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Youth protest by Red Cross, UN offices in Gaza Strip

May 13, 2012 9:58 A.M. (Updated: May 15, 2012 12:17 P.M.)
GAZA CITY (Ma'an) -- Dozens of Palestinian youth held demonstrations outside the offices of international organizations in Gaza City on Sunday morning, calling for a stronger stance in support of hunger-striking prisoners.

Protesters blocked employees of the International Committee of the Red Cross and the United Nations Development Programme from accessing their offices for two hours, witnesses said.

"Since international organizations remain silent towards Israeli procedures against Palestinian prisoners, they are responsible for their lives, just as the occupying state," youth activist Hani Abu Mustafa said at a press conference near the ICRC offices.

If any of the 2,000 Palestinians on hunger-strike dies, Abu Mustafa warned "the consequences will be disastrous for both the occupying state and the international organizations operating in Gaza Strip."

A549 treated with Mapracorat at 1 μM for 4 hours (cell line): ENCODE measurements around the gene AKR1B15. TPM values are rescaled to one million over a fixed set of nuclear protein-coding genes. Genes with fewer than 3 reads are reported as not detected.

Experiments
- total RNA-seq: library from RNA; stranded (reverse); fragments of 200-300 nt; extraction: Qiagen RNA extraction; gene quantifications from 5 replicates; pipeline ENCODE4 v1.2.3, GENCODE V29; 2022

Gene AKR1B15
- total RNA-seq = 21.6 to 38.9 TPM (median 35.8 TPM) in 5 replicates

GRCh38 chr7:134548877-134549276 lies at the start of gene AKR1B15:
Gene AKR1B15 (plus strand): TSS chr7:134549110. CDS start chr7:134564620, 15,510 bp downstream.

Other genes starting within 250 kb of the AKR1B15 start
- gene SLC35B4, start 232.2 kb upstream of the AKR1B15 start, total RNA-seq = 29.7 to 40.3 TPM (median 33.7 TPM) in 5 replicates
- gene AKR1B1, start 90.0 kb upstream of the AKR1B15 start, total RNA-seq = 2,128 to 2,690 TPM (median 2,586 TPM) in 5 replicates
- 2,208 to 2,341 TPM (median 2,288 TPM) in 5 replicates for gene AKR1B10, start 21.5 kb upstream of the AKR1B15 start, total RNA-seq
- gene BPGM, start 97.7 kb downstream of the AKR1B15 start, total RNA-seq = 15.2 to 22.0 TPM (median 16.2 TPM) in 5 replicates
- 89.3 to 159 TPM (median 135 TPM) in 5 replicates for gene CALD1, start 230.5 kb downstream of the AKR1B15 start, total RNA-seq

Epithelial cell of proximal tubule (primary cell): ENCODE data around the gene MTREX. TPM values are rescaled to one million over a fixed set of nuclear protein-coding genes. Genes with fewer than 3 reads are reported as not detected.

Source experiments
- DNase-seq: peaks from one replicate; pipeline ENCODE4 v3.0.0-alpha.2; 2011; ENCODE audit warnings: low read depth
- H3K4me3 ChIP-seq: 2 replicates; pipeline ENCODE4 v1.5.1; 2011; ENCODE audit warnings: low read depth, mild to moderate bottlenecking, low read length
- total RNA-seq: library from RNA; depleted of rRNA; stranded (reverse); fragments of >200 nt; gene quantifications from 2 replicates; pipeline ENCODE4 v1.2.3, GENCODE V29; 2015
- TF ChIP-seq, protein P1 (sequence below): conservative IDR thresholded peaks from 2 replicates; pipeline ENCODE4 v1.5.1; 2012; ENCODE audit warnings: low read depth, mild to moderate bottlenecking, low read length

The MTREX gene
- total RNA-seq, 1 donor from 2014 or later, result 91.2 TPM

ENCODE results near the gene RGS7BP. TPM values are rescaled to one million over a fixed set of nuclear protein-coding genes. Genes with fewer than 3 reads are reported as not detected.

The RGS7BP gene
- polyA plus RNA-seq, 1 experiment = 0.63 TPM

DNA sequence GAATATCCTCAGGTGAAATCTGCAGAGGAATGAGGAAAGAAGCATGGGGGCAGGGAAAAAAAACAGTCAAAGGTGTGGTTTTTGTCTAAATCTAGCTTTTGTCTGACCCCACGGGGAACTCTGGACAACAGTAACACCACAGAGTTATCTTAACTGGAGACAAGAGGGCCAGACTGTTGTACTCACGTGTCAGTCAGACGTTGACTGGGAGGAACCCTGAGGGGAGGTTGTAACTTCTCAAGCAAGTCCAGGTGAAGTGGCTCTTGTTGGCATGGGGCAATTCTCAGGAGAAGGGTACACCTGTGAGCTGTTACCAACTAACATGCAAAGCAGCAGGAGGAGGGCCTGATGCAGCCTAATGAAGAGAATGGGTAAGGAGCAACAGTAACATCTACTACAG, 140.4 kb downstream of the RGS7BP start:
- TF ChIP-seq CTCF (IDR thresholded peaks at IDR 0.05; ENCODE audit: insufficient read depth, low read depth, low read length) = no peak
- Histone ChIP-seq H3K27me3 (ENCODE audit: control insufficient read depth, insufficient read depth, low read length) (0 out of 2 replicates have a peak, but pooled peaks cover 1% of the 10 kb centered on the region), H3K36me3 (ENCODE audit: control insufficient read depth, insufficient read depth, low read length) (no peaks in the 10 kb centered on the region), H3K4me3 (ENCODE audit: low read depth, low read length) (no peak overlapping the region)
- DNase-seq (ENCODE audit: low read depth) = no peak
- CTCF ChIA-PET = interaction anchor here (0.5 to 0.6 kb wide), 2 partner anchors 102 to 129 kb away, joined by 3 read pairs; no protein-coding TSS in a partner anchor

Demonstrators later moved the protest to the Gaza office of the UN Special Coordinator for the Middle East peace process office.

On Wednesday, Palestinian youth in the West Bank held a sit-in outside the UN compound in Ramallah, carrying banners accusing the UN of collusion with Israeli government policies.

Later, UN Secretary-General Ban Ki-moon urged Israel to either charge or release Palestinian detainees "without delay."

Protesters said the action was the first in a series of planned non-violent activities against international organizations in Palestine.

Rights groups warn that two hunger-strikers -- who entered their 76th day without food on Sunday -- are in a critical condition and risk immediate death.

Bilal Diab, 27, and Thaer Halahla, 33, started hunger-strikes after prisoners Khader Adnan and Hana Shalabi won release from detention without charge by refusing food.

In the past month, around 2,000 prisoners joined a group of administrative detainees on hunger-strike, according to prisoners groups' estimates.

They are calling for improved conditions in Israeli custody, such as an end to solitary confinement and bans on family visits, in addition to ending administrative detention.
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